In my opinion, emotional investment and developing patient connections can improve care and assist patients and families with acceptance and with eventual grieving and loss.  I believe developing bonds with patients is a wonderful expression of love for another human being and is completely acceptable in medicine–as long as we are able to remain objective when critical clinical decision making is required. In medicine we strive to provide excellent care for all patients but every now and again there are special patients that we develop emotional bonds with.  Just as in everyday life, there are certain people that you are able to connect with in a spiritual way–whether they are co-workers, colleagues, friends or significant others.  We must stop and appreciate the way in which nurses provide care–we can learn a great deal from them and ultimately provide more “connected” care for our patients.  So, next time you are in the hospital, find a nurse.  He or she will likely be haggard from running from room to room, and it is likely that they have not stopped to eat lunch.  Thank them for caring for our patients.  Thank them for showing us all how to provide better care for our patients.  Then, stop in and say hello to your patient–sit on the edge of the bed and take time to simply just chat.


Better Health Care for America’s War Heroes: Its Time to Get Serious About Providing Mental Health Services to Veterans

Today I am blogging because I am angry.  Like many Americans, I am saddened by the deaths of twelve innocent people in Washington DC this week.  My emotions have been difficult to reconcile over the last 48 hours.  Often, blogging can be therapeutic for me–today this is particularly true.  Typically, my musings are less than 750 words in length–please forgive me but today I may have to go a bit longer…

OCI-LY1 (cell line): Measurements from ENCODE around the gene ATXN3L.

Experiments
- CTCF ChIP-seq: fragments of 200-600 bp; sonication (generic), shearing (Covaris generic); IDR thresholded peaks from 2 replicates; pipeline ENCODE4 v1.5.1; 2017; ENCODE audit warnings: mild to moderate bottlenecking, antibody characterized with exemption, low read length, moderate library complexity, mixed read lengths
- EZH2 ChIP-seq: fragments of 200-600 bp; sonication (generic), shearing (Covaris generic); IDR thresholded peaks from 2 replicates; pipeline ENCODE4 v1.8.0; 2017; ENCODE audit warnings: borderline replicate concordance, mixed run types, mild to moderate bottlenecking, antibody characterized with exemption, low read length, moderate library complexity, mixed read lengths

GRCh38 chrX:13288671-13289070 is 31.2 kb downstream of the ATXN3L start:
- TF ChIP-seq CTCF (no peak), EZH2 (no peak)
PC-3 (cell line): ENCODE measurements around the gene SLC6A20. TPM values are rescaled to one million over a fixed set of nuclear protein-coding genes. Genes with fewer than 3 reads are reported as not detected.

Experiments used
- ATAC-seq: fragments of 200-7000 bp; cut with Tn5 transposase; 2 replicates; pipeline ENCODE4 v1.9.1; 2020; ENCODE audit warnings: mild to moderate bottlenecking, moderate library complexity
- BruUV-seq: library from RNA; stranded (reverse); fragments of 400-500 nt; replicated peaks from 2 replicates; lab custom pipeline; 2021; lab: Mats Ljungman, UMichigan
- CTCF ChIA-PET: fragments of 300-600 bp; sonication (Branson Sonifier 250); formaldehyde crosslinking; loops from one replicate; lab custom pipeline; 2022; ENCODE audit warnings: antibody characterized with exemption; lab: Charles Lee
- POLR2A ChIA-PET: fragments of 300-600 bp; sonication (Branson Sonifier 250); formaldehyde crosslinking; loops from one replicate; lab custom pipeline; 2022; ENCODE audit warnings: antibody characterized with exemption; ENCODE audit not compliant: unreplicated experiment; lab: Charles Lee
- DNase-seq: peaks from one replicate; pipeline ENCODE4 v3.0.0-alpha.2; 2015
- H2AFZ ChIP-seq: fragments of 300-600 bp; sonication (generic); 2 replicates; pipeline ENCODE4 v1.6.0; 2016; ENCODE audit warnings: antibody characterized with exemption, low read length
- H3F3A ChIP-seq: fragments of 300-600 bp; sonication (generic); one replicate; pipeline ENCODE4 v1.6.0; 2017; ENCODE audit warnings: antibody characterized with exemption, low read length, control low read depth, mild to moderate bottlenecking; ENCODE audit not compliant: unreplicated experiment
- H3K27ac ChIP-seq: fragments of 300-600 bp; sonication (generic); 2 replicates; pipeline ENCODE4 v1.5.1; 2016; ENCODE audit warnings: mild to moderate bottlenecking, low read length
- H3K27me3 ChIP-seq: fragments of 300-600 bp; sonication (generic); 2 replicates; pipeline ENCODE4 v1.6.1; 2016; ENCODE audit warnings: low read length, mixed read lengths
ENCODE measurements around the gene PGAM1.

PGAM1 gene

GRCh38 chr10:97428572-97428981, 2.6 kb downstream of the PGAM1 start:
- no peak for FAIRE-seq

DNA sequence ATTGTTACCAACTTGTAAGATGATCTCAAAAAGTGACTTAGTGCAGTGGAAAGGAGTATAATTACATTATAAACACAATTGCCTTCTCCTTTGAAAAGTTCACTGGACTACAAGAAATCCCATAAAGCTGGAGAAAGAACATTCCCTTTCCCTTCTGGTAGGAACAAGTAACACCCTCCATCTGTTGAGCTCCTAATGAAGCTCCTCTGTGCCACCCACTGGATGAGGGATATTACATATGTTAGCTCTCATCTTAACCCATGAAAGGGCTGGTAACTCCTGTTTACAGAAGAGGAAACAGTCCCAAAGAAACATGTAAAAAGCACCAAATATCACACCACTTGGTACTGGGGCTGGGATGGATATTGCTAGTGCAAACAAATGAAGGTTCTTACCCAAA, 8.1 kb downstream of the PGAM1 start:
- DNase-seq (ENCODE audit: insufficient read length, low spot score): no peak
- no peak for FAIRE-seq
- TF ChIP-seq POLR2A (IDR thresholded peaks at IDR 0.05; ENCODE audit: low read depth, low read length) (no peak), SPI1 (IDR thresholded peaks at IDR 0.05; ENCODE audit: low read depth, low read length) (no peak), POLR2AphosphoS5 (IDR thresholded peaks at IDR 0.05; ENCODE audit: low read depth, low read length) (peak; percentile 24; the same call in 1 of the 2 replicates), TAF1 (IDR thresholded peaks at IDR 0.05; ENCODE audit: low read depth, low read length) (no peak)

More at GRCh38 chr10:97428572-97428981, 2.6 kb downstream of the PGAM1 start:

The tragic events that occurred at the Naval Shipyard in Washington, DC on Monday have forced all of us to reflect and many of us have begun asking very specific questions:  why did this happen? how could this happen? and, most importantly, could this have been prevented?  As details have emerged, it has become apparent that the alleged gunman Aaron Alexis was suffering from significant mental illness.  The reports of his symptoms suggest psychotic features such as those seen in patients with schizophrenia.  As the investigation continues, it appears that the gunman was a veteran (navy reservist) and had sought mental health counselling and care from the VA hospital system.  Unfortunately, the “system” failed him—failed those who were killed in the Naval Shipyard shooting– and ultimately has failed all of us. Our veterans deserve better.  The VA healthcare system is a proud institution with a rapidly increasing number of patients as the wars of the last 10 years continue to produce ailing servicemen and women in need of care.

Mental health care in the VA system has been identified as a major weakness by those in the VA administrative offices in Washington DC as early as the end of the Iraqi war.  As reported on National Public Radio (NPR) in 2012, the VA has not been keeping up with mental health demands.  In response to the increasing number of veterans entering the mental health system, the inspector general made it a priority to improve mental health services and decrease wait times for veterans requesting help.  In the last five years, the number of veterans requesting mental health services has increased by 33%.  In response, the VA appropriately approved increased funding and beefed up standards for patient evaluation and management.  However, it has become apparent that the ways in which the VA measures itself against a “standard” is rather dysfunctional.